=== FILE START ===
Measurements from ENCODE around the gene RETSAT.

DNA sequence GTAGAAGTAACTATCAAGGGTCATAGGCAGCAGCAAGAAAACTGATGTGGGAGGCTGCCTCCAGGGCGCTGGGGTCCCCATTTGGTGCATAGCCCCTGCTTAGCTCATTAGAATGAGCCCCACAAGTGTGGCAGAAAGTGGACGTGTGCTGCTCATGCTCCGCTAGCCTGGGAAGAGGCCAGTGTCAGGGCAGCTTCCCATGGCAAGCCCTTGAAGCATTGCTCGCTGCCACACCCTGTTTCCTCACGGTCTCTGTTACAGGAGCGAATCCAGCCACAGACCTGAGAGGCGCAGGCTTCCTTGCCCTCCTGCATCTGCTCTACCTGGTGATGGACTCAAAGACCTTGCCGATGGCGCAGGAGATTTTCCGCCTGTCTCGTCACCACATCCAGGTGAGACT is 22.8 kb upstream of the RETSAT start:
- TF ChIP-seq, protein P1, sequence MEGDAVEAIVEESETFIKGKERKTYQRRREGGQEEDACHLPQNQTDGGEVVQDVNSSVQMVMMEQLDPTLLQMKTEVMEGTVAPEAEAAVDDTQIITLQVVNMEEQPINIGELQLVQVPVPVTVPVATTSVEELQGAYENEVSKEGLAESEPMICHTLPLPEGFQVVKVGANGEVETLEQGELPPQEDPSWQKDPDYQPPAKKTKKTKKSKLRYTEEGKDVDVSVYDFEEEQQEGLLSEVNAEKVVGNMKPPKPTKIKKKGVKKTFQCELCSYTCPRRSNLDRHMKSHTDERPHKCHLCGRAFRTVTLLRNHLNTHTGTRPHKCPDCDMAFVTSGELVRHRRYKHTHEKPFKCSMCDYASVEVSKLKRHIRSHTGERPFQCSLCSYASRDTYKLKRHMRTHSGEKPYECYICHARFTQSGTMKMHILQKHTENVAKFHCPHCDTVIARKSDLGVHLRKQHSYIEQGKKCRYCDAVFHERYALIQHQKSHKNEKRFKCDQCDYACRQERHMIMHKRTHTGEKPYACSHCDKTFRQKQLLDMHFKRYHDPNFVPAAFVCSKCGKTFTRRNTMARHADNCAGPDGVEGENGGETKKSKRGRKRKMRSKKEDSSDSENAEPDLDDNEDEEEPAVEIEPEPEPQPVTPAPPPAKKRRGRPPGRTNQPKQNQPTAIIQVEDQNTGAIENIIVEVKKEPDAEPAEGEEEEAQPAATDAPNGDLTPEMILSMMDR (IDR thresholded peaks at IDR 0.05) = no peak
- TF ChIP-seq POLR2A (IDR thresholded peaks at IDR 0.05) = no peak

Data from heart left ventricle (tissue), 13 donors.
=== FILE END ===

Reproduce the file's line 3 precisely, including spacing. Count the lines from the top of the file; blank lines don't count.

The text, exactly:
- TF ChIP-seq, protein P1, sequence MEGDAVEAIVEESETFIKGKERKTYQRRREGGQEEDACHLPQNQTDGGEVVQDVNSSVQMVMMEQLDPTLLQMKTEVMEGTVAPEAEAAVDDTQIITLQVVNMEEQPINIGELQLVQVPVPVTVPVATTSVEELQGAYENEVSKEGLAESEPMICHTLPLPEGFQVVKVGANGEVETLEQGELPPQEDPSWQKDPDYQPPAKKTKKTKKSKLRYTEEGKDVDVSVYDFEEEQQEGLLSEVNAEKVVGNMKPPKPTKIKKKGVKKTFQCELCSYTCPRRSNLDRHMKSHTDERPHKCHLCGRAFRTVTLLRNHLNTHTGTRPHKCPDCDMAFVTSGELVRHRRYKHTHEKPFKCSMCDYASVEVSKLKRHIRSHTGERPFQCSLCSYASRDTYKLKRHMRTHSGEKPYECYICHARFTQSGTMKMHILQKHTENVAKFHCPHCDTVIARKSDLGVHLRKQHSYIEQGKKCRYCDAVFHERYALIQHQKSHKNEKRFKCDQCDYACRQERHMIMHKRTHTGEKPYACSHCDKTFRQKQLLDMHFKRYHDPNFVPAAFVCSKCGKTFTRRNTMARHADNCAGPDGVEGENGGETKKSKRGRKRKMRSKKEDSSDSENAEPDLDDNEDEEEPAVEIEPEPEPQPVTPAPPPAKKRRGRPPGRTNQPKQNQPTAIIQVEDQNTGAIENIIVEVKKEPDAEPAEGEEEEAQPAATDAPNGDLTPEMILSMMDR (IDR thresholded peaks at IDR 0.05) = no peak